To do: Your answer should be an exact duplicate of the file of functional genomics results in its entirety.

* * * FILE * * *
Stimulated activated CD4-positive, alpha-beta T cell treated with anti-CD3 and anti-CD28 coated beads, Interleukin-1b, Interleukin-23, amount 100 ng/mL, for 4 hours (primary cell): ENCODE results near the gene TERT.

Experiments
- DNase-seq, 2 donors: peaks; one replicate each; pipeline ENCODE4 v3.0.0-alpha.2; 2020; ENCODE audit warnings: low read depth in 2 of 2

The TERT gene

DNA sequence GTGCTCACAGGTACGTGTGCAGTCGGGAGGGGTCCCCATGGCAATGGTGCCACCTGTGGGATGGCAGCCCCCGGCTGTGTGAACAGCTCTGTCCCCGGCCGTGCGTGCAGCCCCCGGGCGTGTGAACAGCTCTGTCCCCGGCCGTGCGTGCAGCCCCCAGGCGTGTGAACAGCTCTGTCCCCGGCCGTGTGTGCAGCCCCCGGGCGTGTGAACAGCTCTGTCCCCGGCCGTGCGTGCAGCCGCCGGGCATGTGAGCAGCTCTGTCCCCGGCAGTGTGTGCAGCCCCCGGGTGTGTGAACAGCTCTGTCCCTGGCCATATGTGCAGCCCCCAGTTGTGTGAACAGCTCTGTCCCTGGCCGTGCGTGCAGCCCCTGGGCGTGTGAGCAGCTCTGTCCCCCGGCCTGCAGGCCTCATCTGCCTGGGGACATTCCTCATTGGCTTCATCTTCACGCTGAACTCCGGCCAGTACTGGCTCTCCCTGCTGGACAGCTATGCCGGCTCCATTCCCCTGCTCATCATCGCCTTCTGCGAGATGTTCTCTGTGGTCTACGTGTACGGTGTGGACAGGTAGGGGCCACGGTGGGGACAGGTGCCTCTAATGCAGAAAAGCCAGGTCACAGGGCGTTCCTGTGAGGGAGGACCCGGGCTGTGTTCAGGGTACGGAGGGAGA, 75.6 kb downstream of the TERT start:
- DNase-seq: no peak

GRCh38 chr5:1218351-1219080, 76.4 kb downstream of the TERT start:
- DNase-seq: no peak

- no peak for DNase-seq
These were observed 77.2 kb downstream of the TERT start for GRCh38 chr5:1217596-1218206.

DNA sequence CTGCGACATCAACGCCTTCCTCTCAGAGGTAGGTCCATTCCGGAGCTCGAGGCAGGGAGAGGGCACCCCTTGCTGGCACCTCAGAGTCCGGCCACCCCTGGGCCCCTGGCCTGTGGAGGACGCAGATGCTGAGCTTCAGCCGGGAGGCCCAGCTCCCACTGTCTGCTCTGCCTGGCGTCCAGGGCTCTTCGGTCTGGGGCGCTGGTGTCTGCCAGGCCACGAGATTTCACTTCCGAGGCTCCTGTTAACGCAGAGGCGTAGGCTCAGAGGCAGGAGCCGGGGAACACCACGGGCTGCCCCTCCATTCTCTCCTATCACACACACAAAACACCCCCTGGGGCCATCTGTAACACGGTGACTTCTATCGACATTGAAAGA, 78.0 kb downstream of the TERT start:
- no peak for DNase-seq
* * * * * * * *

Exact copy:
Stimulated activated CD4-positive, alpha-beta T cell treated with anti-CD3 and anti-CD28 coated beads, Interleukin-1b, Interleukin-23, amount 100 ng/mL, for 4 hours (primary cell): ENCODE results near the gene TERT.

Experiments
- DNase-seq, 2 donors: peaks; one replicate each; pipeline ENCODE4 v3.0.0-alpha.2; 2020; ENCODE audit warnings: low read depth in 2 of 2

The TERT gene

DNA sequence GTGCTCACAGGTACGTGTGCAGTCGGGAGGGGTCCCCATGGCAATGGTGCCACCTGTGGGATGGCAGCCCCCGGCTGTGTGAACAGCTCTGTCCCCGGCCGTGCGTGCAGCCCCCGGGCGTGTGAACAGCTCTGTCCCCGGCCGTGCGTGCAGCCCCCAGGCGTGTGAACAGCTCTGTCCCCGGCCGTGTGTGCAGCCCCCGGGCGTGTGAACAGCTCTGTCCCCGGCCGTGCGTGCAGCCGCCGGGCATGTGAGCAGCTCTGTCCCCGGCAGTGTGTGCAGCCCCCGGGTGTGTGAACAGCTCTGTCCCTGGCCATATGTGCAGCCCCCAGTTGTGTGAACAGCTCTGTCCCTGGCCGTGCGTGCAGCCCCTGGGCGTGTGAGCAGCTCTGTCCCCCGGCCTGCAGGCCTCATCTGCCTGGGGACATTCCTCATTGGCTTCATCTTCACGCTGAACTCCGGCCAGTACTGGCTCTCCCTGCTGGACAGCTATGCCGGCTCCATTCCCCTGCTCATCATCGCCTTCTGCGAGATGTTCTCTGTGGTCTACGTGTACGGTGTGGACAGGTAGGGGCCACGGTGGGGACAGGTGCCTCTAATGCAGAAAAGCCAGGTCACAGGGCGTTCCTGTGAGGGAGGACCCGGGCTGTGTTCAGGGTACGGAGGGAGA, 75.6 kb downstream of the TERT start:
- DNase-seq: no peak

GRCh38 chr5:1218351-1219080, 76.4 kb downstream of the TERT start:
- DNase-seq: no peak

- no peak for DNase-seq
These were observed 77.2 kb downstream of the TERT start for GRCh38 chr5:1217596-1218206.

DNA sequence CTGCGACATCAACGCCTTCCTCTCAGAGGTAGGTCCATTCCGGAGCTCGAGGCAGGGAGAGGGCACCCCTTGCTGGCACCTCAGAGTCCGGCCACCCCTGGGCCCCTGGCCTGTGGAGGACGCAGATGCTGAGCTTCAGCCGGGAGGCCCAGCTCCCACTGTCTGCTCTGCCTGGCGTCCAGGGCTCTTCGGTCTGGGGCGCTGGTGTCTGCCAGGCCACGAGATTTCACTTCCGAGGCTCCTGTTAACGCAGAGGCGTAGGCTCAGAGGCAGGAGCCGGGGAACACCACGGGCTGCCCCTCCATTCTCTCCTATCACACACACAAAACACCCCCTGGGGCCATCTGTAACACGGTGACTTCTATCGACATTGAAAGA, 78.0 kb downstream of the TERT start:
- no peak for DNase-seq